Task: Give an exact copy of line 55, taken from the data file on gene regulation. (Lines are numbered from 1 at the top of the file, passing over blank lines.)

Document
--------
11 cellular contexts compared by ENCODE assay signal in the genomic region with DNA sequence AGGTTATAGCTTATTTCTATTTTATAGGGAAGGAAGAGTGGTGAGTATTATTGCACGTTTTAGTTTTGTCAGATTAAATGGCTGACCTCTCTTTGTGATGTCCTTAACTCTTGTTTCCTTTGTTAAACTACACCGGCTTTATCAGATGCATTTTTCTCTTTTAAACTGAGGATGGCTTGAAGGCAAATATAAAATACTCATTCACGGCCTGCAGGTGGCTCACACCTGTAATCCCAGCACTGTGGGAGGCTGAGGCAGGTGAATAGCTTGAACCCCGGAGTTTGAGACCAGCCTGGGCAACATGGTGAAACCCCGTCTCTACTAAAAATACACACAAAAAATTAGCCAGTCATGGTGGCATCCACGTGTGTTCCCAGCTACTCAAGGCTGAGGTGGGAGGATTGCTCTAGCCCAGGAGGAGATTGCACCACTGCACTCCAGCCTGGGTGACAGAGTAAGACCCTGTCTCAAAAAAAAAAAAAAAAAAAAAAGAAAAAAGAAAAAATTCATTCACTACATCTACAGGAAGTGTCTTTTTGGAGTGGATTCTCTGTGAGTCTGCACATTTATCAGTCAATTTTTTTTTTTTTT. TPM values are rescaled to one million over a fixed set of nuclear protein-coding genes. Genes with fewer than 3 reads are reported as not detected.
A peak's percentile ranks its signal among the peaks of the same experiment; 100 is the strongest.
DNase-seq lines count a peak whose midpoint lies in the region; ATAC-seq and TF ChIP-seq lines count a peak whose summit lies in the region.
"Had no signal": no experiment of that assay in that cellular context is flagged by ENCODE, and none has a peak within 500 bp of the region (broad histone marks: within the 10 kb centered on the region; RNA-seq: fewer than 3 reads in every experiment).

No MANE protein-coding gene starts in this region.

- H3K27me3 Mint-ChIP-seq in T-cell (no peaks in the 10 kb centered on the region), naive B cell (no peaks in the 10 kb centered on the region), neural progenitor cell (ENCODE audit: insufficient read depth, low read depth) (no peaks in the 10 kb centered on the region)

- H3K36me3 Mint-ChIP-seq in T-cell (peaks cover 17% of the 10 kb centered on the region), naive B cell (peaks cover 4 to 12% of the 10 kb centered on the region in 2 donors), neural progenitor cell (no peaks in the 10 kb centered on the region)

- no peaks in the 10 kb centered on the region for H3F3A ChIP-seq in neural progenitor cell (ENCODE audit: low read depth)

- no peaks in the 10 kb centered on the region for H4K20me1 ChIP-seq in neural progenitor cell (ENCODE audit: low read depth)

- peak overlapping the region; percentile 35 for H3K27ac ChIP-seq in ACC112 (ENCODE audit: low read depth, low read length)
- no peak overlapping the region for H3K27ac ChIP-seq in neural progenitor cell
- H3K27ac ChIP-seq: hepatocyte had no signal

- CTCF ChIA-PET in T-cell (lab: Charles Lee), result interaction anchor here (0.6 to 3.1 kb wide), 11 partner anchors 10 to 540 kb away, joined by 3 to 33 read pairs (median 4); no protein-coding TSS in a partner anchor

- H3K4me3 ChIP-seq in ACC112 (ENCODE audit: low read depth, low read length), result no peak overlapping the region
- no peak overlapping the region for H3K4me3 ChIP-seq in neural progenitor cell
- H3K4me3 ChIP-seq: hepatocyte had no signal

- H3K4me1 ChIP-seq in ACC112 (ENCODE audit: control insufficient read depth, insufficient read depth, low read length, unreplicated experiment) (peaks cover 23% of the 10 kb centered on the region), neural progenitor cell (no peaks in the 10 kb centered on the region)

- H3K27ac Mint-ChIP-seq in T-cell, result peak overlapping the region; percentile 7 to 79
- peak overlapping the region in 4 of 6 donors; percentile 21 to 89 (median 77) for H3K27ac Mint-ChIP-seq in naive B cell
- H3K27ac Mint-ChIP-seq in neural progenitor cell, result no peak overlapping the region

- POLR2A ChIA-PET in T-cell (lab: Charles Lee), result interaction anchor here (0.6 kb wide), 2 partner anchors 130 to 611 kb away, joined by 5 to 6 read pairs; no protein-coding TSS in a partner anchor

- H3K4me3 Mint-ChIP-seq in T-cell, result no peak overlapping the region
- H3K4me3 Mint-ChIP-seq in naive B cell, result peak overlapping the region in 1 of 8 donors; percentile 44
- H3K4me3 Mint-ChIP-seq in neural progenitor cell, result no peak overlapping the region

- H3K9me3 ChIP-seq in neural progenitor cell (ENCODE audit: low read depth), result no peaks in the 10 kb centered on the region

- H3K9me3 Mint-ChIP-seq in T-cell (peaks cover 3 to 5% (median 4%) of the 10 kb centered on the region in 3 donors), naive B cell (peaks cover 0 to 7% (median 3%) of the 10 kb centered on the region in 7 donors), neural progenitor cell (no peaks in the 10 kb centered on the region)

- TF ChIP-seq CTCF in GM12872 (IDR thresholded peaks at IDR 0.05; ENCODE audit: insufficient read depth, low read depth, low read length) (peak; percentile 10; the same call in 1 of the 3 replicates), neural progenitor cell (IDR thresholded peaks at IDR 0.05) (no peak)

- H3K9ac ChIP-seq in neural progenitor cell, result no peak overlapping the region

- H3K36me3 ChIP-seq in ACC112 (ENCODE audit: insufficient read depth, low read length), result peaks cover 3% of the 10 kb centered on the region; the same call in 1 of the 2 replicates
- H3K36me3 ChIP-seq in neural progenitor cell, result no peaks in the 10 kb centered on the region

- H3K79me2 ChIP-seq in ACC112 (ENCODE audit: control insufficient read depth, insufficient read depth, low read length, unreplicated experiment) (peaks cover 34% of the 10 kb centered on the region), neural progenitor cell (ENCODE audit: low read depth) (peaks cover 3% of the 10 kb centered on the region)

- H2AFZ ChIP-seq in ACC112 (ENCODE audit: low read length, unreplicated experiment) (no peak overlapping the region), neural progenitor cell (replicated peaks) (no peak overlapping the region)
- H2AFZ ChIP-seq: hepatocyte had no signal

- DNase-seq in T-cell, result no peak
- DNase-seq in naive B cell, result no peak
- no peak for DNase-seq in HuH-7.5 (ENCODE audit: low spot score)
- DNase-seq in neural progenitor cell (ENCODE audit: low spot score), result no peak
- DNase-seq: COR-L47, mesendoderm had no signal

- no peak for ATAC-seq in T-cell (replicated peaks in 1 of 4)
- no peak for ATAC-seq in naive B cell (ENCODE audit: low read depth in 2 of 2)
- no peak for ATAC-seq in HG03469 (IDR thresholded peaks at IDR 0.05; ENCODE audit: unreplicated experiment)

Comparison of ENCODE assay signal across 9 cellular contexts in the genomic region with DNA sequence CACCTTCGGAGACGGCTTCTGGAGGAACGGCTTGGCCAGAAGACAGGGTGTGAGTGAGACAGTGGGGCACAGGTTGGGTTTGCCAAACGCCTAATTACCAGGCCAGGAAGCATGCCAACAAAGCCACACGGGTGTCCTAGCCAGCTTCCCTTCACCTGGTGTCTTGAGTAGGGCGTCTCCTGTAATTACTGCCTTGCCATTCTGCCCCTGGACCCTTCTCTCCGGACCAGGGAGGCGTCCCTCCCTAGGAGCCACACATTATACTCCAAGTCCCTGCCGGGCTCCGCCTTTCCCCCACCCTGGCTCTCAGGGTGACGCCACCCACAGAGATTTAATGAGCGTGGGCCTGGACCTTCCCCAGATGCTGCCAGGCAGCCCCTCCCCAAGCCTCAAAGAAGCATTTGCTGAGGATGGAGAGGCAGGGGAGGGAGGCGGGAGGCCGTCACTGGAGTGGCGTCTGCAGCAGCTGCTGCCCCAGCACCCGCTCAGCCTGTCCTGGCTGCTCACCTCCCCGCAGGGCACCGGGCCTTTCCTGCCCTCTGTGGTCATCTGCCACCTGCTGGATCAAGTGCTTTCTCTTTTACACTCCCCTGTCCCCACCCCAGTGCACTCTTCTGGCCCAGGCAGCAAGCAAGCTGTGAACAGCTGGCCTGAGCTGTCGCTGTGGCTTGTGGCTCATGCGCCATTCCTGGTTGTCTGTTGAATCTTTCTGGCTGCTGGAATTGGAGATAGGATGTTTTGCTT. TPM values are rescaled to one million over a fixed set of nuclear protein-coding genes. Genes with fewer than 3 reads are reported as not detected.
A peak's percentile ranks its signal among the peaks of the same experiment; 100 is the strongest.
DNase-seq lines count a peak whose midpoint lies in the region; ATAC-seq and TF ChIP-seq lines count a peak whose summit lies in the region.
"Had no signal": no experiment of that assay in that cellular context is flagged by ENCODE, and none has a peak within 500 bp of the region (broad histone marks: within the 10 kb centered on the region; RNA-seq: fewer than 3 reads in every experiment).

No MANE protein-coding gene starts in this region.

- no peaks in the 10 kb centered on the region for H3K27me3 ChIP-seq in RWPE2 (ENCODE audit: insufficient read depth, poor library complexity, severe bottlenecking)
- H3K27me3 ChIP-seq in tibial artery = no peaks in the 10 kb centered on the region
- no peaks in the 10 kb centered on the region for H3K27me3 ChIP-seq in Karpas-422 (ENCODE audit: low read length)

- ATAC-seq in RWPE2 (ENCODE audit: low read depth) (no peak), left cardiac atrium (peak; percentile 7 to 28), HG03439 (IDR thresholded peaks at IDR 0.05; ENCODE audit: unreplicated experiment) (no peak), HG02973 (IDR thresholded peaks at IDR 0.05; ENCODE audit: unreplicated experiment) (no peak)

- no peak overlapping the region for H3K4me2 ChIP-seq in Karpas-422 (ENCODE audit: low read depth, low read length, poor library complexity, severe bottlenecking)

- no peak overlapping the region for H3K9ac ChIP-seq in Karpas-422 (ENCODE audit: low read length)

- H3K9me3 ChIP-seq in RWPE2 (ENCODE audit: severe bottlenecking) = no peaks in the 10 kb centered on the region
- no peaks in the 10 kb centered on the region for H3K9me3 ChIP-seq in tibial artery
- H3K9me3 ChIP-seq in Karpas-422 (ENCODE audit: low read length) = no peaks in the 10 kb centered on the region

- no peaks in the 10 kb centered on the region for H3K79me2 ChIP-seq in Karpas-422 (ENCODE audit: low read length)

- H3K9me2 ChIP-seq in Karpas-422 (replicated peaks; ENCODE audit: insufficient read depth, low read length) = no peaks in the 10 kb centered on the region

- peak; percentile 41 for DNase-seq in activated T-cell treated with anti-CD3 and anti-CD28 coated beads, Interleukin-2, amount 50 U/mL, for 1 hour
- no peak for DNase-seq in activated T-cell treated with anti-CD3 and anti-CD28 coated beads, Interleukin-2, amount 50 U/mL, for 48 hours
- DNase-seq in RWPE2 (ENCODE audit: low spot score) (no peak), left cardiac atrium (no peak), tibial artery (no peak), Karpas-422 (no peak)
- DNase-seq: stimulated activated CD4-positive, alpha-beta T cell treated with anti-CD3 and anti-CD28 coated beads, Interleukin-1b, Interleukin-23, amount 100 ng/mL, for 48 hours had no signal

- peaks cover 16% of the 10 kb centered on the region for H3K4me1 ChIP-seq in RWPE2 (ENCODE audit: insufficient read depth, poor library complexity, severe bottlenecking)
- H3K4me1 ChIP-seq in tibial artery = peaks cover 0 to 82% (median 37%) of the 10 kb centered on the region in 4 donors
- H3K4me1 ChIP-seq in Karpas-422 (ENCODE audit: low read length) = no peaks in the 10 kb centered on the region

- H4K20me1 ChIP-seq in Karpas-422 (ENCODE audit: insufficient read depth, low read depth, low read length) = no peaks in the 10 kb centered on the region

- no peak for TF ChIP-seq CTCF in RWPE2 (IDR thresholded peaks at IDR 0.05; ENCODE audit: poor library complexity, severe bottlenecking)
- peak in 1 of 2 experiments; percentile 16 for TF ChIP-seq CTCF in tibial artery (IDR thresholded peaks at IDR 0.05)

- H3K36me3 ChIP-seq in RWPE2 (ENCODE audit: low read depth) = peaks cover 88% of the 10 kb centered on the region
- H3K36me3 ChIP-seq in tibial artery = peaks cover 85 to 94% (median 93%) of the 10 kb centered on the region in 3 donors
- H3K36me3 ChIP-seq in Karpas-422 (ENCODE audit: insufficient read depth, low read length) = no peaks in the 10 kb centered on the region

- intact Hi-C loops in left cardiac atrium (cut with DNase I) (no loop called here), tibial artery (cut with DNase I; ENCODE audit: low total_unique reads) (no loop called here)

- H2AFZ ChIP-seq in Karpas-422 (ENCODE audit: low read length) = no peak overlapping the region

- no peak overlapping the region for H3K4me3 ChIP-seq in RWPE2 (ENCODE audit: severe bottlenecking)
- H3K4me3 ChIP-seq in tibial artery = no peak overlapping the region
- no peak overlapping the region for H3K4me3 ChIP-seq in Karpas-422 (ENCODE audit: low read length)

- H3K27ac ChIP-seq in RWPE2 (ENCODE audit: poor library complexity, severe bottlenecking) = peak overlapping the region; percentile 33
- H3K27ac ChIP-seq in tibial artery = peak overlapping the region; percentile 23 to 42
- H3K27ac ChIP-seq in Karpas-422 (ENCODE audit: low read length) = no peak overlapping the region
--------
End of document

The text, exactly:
- H3K9me3 ChIP-seq in Karpas-422 (ENCODE audit: low read length) = no peaks in the 10 kb centered on the region